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How I Chose The College I Went To

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@otter_weekend asks:

If you went to college, how did you decide which college to go to? I feel like so much of my decision was just based on vibes.

In my case, I went to Waterford Kamhlaba in eSwatini which was a United World College (UWC). One benefit of going to a UWC school is that if you graduate from a UWC, you’re entitled to the Shelby Davis Scholarship which gives you a full scholarship to various universities in the United States (including Ivy Leagues).

In the penultimate semester of high school, the school counselor got us together, sat us down, gave us a list of said colleges and told us the grades that’ll likely get you admitted. The counselor seemed scary given that he was the liason between Waterford and colleges, but he was actually very helpful and realistic. I was painfully average so I picked the following institutions, in order of preference:

  1. University of Florida
  2. University of Oklahoma
  3. Trinity College
  4. Wartburg College
  5. Westminster College
  6. Methodist University

I would have added the University of Michigan, but the counselor suggested I didn’t. I applied for those colleges, did my final exams and wait in anticipation for the results and decisions.

  • Wartburg gave me a place days after my complete application package was sent around Christmas. Would have been earlier, but the counselor said I had to clean up a space I used for an extracurricular.
  • Westminster accepted me a couple months later, albeit with a less generous offer than Wartburg.
  • Univeristy of Florida rejected me with a personal email.
  • University of Oklahoma took a long time to get back to me even as I constantly followed up. They eventually said no because there were so many UWC applicants that year. Ironic given that this was the university for failures (along with Westminster).
  • Trinity College was my last hope and they had a specific day and webpage you had to go to to get your application decision. I got an impersonal no.
  • Despite not finishing the application, I got the place at Methodist (the college with the lowest required scores) which not only had the full ride scholarship but it also offered me a flight to the university. I feel bad for ghosting the guy.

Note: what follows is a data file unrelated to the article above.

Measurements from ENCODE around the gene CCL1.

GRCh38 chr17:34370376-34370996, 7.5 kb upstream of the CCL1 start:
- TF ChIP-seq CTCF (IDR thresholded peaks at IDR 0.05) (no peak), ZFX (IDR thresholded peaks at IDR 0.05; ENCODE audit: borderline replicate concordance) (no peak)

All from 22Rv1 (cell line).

Trinity was my last hope and when that had failed after ghosting the lower colleges, the deadline to get the visa drew real close. Thankfully, Wartburg sent me the documents I needed for my visa without me asking for them so I picked them due to their promptness throughout and their relativley generous scholarship1. Though it wasn’t my first, second or third choice, Wartburg was alright given that I didn’t have to pay $200K to go, at which point it’s absolutley not #WorthIt, despite them trademarking that statement.

So there you have it. I went to Wartburg because they were super prompt in giving me a place suited for a painfully average student who didn’t have to pay to go there. If I had any advice for people picking their college, particularly UWC students, I’d say:

  1. Being able to afford the full sticker price of a university guarantees you a spot at most universities.
  2. College isn’t actually that expensive in the US since most people don’t pay the sticker price. The actual price is like half albeit with no scholarships.
  3. As a Davis scholar, you’re free money to universities. While Shelby technically covers half the cost with the other half “paid” by the college, the college’s “scholarship” is just a discount.
  4. Have some ambition, but be realistic, splitting between your targets and safety’s.
  5. Regardless of where you go, you practically learn the same stuff. Going to hackathons exposed me to a lot of CS students and we mostly took the same classes taught with the same text books. The main value is in the network you get at college. As much as I liked Wartburg and the midwestern hospitality, I’d never be classmates with the daugter of Xi Jingping there.
  6. As a UWC student, you’d have to try very hard to not get a scholarship. My sibling did poorly due to mental health issues and they’re still a Davis Scholar.
  7. If you aren’t Ivy material, pick a college that’s near a large metropolitan area or in a place you can tolerate. As I said, the education is roughly the same, so you might as well enjoy your time there.

This post was longer than I’d planned it to be, so I hope you got something out of it.


  1. They still made me pay taxes though the other places covered them. ↩︎